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Music Interview: Hannah Rose Platt

Music Interview: Hannah Rose Platt

Letters Under Floorboards, the second album by Hannah Rose Platt, is a big departure for the UK country and Americana singer-songwriter.

Musically, it’s a major shift from her largely acoustic 2015 debut, Portraits – this time around she’s gone electric, but also brought in strings, keys and pedal steel, for a much bigger sound, and, lyrically, some of the songs deal with dark and very personal themes, which sees a marked change in her approach to writing, which, until now, has centered on telling stories.

Image by Ester Keate

However, Platt, who was born and raised in Liverpool, hasn’t completely abandoned the character-based songs that she’s known for, either. 

It makes for an interesting and diverse record – we get life-affirming, jangly guitar pop (‘Illuminate’), moody country-noir (‘Chanel & Cigarettes’ – a sinister tale of infidelity), the emotional and honest, hard-edged and anthemic ‘Sculptor’, which is about an abusive relationship, the reflective ballad ‘Checkmate’, the twangy ‘When Audrey Came To Call’, inspired by one of the deadliest tropical cyclones in U.S. history, and the brooding and cinematic duet ‘I Will Tell You When’ – in which a father and daughter wait for an impending plague of locusts to descend on a prairie in the American Midwest.

In the sleeve notes of the album, Platt says that, at times, the record was very painful to make, but also an absolute joy. 

Over a beer in a pub in central London, I ask her to elaborate:

“While I was writing the record, I was going through a massive transition in my personal life. I don’t mind being open about the fact that I was in an abusive relationship at the time – the extraction from that was very complicated,” she says.

“A few of the songs were written so I could do something else, rather than have to sit down and deal with the conflict. It was hard, but it was therapeutic and empowering. It was also a first for me to write personal, relationship songs about my own experiences, because I love writing stories and that’s what I’d done up until that point.”

SH: The new record is very different from your first one, Portraits

HRP: That was recorded in Nashville, but Letters Under Floorboards was recorded in the UK, it is harder and darker and has more depth and variety to it. It has a bigger sound – it’s more produced. 

Did you have a definite idea about what you wanted this record to sound like?

This record sounds more like the music I listened to when I was growing up – and more like the music I listen to now. The first album was stripped-back – just me and my guitar. With this record, I wanted to have fun with the arrangements, to write different parts and to experiment. I wanted it to be grittier and darker – it’s more me.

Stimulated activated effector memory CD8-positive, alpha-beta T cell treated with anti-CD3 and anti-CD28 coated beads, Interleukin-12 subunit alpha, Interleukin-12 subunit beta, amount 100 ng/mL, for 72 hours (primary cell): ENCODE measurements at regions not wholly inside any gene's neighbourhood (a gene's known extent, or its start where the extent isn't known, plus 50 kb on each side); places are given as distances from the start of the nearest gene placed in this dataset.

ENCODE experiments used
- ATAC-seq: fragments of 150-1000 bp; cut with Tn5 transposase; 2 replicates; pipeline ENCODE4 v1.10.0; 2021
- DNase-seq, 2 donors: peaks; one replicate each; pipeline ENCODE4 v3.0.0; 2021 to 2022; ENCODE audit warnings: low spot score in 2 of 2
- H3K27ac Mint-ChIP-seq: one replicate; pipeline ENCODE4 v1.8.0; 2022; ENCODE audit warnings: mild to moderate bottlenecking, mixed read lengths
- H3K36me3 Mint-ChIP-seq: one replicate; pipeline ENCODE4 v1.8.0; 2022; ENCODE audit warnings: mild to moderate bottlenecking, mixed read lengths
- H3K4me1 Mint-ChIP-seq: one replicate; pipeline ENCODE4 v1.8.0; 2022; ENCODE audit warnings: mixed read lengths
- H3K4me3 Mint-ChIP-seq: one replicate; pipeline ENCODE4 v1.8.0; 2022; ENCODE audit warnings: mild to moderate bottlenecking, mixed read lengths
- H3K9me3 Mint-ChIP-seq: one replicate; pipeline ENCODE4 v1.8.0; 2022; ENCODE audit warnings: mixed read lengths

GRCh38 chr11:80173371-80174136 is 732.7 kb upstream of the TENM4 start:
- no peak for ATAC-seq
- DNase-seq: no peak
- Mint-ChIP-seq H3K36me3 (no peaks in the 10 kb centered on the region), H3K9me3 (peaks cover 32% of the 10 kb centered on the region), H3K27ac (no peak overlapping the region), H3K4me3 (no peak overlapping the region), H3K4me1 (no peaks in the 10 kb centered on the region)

It was definitely intentional – there were a lot more people involved and this was the record I actually wanted to make. The first album was a great snapshot of where I was at the time, but we had five days to get everything done – it was a very different process. This record took two and half years to make and everything was very carefully considered. I was writing as I was recording it – when I went in to do the first song, I didn’t have all the other songs written. 

Given what was going on with my personal life at the time, it had to be really measured, but I’m glad that I took a while to do it because I feel so happy with the results. It took a long time to cook, but I’m pleased with the cake. 

You worked with an impressive line-up of UK Americana  

Yes. Joe Bennett (Bennett Wilson Poole, The Dreaming Spires) arranged the strings, Henry Steel (Danny and The Champions of the World) played pedal steel, and Danny Wilson (Danny and The Champions of the World, Bennett Wilson Poole) sang backing vocals. Tony Poole (Starry Eyed and Laughing, Bennett Wilson Poole) is also credited with ‘audio consultancy’…

It’s mostly Tom (Collison) and I playing the instruments – we had a lot of fun. Tony was really helpful – we had to run the record past someone else’s ears. He was a massive champion, very supportive and enthusiastic. Danny helped to link me up with the record company who released the album [CRS/Continental Records].

There’s also a guest appearance by Sid Griffin from US alt-country band The Long Ryders. 

I met Sid at a gig a few years ago – the bass player on my first album had played on one of his solo albums and he introduced us. We got chatting and swapped details. I told my stepdad that I’d met Sid and he said, ‘wow’, but I didn’t realise that he was in The Long Ryders! I used to listen to them when I was little. 

The song that he sings on was one that I co-wrote with my stepdad [Christopher Stevens] – he’s a musician, but we’d never written together before. We wrote three songs on the album and it was magic. He was happy to have one of his all-time heroes sing on one of his songs.